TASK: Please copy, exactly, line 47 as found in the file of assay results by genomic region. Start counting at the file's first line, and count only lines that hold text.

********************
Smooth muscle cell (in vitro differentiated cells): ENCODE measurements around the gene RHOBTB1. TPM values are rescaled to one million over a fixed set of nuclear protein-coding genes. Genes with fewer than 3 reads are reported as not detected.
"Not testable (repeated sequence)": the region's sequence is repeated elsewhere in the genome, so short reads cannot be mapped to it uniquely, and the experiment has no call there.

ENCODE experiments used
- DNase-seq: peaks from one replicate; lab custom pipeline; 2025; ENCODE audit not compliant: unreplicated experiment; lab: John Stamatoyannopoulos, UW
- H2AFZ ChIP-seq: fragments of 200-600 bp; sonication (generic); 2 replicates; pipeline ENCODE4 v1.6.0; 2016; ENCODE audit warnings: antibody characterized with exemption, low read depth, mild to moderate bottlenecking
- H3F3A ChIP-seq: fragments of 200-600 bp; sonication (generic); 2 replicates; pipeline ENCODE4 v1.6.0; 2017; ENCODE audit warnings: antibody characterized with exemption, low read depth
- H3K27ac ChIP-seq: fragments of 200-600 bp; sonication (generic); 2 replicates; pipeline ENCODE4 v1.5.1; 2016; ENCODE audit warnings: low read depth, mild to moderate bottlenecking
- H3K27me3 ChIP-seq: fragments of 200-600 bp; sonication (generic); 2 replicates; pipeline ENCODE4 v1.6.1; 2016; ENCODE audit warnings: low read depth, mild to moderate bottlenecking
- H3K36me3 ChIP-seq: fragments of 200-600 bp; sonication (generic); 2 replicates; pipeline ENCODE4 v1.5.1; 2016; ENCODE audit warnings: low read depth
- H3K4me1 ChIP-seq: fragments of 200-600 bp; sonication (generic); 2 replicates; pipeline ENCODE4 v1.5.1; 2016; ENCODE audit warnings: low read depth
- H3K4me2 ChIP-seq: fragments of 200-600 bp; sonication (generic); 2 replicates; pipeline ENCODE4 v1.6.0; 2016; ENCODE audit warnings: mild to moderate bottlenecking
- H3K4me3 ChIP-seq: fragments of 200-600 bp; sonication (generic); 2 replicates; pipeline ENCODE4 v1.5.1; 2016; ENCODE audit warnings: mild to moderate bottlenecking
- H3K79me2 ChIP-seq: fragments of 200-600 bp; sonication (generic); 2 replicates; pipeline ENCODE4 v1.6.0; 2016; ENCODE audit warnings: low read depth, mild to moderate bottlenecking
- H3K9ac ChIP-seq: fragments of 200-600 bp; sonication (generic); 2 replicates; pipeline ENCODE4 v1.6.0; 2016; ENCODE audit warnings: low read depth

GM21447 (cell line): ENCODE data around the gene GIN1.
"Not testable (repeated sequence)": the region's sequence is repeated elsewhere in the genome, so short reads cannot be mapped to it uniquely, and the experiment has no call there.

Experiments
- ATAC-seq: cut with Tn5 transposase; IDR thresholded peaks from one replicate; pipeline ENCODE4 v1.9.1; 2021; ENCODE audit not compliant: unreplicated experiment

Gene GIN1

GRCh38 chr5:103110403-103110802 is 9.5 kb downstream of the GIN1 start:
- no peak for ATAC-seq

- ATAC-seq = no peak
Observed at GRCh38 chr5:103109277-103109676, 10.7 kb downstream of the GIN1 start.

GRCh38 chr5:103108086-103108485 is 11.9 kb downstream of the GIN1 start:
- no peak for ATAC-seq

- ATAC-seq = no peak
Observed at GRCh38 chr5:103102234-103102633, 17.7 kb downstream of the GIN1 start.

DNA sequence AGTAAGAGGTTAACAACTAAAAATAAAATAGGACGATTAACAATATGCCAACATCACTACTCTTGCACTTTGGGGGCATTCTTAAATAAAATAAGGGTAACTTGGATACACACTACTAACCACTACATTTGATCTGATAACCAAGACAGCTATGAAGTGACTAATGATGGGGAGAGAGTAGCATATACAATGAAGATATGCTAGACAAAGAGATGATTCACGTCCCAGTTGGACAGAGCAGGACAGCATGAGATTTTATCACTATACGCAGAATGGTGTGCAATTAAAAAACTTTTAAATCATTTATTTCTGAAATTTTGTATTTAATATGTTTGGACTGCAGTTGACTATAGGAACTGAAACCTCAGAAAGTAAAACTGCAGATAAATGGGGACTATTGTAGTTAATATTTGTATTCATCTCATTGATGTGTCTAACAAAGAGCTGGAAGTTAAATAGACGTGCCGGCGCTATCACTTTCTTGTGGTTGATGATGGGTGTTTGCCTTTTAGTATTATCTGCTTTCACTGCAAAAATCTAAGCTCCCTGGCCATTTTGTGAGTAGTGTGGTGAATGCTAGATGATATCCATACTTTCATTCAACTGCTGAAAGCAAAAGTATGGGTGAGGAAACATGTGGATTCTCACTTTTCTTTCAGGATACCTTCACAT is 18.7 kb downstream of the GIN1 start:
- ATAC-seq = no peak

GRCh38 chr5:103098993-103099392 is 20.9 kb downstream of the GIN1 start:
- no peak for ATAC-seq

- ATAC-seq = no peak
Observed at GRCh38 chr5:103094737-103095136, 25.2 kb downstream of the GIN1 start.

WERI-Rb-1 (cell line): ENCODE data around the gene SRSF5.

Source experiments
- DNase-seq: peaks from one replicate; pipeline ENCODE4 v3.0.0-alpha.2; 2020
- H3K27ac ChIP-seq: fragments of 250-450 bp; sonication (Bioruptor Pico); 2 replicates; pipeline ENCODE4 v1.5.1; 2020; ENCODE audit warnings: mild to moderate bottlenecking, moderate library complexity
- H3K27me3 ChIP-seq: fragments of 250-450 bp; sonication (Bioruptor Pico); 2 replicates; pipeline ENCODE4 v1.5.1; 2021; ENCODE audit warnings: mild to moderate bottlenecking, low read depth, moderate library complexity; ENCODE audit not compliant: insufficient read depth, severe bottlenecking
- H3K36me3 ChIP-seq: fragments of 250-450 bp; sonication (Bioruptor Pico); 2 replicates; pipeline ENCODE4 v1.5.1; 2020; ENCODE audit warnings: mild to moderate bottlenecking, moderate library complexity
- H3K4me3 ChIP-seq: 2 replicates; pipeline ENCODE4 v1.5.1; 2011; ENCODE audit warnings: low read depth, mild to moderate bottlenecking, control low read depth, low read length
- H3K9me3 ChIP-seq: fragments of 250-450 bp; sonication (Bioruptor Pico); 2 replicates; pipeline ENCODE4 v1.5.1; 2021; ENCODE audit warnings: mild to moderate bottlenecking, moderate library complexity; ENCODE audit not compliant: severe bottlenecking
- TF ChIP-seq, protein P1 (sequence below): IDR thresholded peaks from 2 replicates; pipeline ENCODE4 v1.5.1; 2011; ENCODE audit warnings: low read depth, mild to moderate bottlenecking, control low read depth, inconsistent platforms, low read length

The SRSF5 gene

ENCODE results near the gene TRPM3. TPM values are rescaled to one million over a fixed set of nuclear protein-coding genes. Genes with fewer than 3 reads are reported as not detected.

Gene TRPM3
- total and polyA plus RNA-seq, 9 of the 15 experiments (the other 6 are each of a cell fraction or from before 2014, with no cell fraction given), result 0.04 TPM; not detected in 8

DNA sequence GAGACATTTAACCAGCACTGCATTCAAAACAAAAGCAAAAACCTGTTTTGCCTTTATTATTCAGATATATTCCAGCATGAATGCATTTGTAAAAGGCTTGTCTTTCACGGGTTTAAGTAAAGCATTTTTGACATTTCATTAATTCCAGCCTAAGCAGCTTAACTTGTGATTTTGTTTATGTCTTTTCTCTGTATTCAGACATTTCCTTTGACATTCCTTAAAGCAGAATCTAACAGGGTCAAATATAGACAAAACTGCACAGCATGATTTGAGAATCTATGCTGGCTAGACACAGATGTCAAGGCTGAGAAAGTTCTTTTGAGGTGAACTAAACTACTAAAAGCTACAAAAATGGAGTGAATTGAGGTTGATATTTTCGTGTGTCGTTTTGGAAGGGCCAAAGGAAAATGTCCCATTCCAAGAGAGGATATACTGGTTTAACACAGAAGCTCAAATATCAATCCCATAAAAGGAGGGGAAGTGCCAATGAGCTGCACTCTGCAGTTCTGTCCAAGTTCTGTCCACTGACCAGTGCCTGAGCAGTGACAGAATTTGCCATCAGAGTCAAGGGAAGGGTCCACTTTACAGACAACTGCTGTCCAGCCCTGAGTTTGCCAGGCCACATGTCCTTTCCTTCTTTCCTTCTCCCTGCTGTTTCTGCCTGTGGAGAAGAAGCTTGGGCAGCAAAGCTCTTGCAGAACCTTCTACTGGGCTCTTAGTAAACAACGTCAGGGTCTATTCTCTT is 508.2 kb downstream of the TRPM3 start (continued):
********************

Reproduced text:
DNA sequence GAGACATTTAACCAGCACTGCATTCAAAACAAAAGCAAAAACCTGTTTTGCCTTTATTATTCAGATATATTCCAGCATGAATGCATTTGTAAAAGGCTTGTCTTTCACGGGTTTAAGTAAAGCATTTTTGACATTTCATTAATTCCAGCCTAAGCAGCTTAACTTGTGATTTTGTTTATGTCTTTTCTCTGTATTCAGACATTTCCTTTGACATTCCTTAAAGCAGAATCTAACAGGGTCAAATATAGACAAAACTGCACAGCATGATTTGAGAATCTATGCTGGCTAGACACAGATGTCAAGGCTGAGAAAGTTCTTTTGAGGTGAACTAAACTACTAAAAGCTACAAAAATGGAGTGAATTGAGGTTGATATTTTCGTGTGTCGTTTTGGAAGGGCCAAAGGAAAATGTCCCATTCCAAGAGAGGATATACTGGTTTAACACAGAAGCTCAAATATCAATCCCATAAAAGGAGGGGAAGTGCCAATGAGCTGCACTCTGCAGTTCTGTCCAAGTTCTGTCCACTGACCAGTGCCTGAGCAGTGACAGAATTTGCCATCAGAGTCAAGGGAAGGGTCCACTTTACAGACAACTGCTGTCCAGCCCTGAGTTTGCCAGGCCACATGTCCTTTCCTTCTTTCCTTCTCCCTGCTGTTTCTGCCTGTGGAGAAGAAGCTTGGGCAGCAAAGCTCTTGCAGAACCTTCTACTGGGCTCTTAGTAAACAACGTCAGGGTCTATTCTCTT is 508.2 kb downstream of the TRPM3 start (continued):